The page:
Savings for children(11 Posts)
I really want to start paying into savings accounts for my two children. The obvious thing to do is a children's ISA - my issue with this and a lot of other accounts is that the children automatically gain control of the money when they turn 18, and I'd prefer to decide when they get the money when I feel that they are ready and are sensible enough to have it....maybe at 18 or maybe 20 or 21 (maybe not even then lol). Any ideas or does anyone know of any specific accounts which would allow me to do this?
Open an ISA in your name. You can then give them the money when you feel appropriate.
But I already have my own ISA. Aren't you only allowed to pay in to one ISA per tax year??
Sounds like we are talking about saving considerable amounts of money. You could consider stocks and shares or buying property. Both riskier but could work out well over the course of many years. You could also look at paying your mortgage early and saving at a much faster rate once you've done that (avoids you keeping money in a low interest account for years and years). Also some banks offer good interest rates when you least expect them, e.g. Santander has a current account where they pay 3% interest on balances up to 20k - prolly works out better than an ISA. If I were you, I'd speak to an IFA - you can talk numbers, options and risk involved- you could find sth that's a good fit for your approach to money.
Ummm no Jojo! Thanks but I'm talking about saving about £20-30 per child per month max...I'm definitely in no position to be paying my mortgage off early or buying property or anything like that
DP and I faced the same reluctance when deciding how to save for our toddler DS's future. At the time the most attractive returns came from junior ISAs, but DP was imagining that the day our son turned 18 all that money would be blown on a cocaine & drug fuelled bender in Ibiza or something... SUPPOSEDLY there is a way around something like that happening; you'd have to convince the bank that your (now adult) child is unfit to be responsible for the money. Obviously this would be a worst-case scenario, probably not achievable if it's just a matter of you and child disagreeing on how to invest their money. I don't know for certain because there was no way I could convince my partner to agree to the ISA, but I would really recommend speaking to an advisor at the bank itself about it. I'm sure plenty of other parents worry the same thing - and considering junior ISAs are very popular, there must be reason enough why people do start them after all!
Surely the answer to this dilemma and to Osquitos, is to teach your DC the value of money and savings so that they dont blow all the money at 18? Talk to them about eventually buying a house, how much money they will need for a deposit. Tell them you have a nest egg built up, but if they blow it at 18 they are on there own, no begging for a deposit later!!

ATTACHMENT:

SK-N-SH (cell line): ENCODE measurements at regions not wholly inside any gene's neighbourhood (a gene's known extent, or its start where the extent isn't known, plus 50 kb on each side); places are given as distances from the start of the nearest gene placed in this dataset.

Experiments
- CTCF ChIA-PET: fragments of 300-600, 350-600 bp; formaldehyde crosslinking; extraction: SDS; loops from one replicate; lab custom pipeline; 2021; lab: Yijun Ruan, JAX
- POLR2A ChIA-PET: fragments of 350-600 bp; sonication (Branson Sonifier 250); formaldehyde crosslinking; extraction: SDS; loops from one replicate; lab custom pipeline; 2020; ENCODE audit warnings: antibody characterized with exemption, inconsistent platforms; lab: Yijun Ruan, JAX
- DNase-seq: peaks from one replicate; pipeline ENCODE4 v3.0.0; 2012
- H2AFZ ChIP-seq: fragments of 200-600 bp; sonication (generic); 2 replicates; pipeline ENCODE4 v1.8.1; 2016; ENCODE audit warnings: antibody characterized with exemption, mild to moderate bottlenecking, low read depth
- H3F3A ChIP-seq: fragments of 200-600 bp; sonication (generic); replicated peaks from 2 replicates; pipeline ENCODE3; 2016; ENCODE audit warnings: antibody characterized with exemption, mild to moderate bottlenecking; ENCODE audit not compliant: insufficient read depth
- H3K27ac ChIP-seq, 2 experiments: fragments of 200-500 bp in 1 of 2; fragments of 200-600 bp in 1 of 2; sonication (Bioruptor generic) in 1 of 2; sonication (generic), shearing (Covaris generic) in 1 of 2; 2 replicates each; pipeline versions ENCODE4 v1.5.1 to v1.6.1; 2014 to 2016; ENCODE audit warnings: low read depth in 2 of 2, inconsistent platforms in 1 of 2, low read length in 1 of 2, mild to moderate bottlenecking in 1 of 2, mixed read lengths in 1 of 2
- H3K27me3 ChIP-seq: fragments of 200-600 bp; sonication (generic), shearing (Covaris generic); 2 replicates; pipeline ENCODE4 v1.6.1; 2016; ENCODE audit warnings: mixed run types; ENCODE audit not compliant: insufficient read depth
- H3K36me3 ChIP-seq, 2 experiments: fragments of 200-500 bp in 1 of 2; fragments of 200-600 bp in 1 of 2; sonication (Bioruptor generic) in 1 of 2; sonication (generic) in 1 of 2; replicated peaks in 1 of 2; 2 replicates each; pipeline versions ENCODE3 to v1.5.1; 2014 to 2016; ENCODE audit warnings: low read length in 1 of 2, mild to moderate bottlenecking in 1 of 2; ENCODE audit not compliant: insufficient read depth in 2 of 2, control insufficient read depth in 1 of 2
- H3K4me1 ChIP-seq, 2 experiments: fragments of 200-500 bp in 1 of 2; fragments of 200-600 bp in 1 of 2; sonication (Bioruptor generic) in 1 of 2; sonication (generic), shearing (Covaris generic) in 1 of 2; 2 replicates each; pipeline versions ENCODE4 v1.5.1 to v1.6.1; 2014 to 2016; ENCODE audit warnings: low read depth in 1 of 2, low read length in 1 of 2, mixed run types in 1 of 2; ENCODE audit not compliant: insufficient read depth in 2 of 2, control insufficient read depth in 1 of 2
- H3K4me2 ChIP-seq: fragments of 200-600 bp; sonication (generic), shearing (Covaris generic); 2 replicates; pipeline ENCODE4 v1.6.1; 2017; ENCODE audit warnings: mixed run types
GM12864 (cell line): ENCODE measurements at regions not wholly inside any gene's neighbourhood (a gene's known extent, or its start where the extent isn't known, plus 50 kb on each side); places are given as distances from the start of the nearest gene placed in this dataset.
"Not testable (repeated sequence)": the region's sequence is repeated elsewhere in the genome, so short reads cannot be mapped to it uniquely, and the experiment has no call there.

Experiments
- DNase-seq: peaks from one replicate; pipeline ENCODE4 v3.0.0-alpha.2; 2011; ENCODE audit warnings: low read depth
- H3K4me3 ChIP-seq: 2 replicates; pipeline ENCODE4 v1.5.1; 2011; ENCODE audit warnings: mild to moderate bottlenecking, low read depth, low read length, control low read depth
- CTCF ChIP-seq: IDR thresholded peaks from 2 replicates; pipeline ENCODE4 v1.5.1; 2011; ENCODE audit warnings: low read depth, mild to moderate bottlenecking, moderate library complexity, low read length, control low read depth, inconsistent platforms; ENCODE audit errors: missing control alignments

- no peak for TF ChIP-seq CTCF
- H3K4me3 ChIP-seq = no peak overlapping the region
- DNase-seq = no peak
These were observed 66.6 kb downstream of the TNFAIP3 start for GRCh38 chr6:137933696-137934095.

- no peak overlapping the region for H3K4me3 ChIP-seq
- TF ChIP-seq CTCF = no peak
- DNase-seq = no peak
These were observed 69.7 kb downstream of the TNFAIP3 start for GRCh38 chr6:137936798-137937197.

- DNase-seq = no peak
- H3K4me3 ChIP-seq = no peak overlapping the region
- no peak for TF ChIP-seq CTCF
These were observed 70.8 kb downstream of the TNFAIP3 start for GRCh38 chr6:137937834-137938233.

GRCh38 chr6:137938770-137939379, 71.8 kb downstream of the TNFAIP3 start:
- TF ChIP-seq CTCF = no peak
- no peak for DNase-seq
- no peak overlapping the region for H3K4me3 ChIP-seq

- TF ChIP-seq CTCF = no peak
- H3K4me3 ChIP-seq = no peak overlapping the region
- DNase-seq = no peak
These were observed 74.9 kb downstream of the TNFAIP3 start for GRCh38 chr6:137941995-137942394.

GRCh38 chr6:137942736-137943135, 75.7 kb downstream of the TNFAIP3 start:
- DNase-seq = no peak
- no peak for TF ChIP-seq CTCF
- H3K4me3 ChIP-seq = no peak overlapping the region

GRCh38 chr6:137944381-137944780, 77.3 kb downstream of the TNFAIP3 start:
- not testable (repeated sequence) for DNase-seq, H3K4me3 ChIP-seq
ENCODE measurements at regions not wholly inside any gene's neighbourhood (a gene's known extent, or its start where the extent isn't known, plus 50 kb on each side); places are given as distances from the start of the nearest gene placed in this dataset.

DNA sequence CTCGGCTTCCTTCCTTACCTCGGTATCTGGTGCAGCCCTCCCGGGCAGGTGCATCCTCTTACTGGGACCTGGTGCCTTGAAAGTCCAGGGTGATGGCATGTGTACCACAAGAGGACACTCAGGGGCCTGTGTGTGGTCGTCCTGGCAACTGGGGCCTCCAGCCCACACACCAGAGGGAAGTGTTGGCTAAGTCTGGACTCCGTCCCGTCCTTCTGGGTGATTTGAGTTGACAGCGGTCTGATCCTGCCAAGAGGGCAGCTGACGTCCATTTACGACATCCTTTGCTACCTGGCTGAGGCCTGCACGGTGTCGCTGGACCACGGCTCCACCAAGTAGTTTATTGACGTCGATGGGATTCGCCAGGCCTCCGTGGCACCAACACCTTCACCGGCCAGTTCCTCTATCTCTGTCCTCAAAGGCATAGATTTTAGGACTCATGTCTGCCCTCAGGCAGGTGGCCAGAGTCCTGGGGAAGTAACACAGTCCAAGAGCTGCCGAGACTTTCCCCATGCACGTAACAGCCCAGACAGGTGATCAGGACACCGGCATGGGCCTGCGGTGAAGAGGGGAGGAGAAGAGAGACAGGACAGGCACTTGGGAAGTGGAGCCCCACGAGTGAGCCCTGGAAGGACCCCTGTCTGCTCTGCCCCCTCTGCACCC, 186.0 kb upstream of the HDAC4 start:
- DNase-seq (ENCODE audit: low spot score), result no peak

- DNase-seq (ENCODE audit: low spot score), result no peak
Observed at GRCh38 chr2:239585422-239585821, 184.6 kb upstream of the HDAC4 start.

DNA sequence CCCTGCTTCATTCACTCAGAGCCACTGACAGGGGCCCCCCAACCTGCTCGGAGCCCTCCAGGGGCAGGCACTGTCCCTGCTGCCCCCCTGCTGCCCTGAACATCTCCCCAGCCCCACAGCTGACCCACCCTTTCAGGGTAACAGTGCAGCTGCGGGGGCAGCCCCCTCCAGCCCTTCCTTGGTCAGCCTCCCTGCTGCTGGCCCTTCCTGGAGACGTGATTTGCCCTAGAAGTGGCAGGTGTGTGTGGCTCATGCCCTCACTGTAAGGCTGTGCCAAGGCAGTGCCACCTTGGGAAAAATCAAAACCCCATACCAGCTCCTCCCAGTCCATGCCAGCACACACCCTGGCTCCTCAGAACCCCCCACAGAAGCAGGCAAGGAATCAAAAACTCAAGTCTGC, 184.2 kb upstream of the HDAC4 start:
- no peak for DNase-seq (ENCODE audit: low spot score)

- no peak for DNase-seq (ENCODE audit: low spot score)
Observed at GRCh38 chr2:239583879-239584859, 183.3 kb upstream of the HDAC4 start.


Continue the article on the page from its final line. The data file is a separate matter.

My DS is 18 so I know of lots of 18yos, I know none that have gone on cocaine benders! I think the majority are very sensible these days, esp given how much university and house deposits will cost. There are always exceptions I know, but with good conversations in teen years, you will hopefully not have the exception!!
We have been saving up child benefit etc for my DC since birth, we transferred it into Junior ISAs when they could have one. We use a Stocks and shares ISA through Hargreaves Lansdown. It think the min is 50/month, if you could stretch to that. We have paid a bit more, across 2-3 funds, but 50 paid into just 1 general UK or global fund would be Ok. Yes the share market is volatile, but by paying monthly, into a fund containing a variety of shares, you smooth out the peaks and troughs.
If/when you can afford more, add a second fund. My DC funds (and mine/DH) have grown more than any cash ISA would have done.
Although the money goes in their name/control at 18 (& I don't know of any account that wouldn't - they are adults at 18), I think they are less likely to withdraw it from a stock market ISA. Not as easy as going into a bank to close a cash ISA.
If they don't know about the account then they can't access it. Although the woman in the bank got very funny with me when I said if he isn't sensible when 18 we won't tell him about it,
My dd won't know her account exists until she needs money. As in my definition of NEED, possibly not hers
Unfortunately most accounts opened for children ask for their DOB, the bank will then send them a letter on their 18th birthday with details of the account, esp an ISA which is converted into an adult ISA in their sole name at 18. In fact an ISA provider will also ask for their NI number on or close to their 16th birthday too, so keeping it a secret will not really be possible!!
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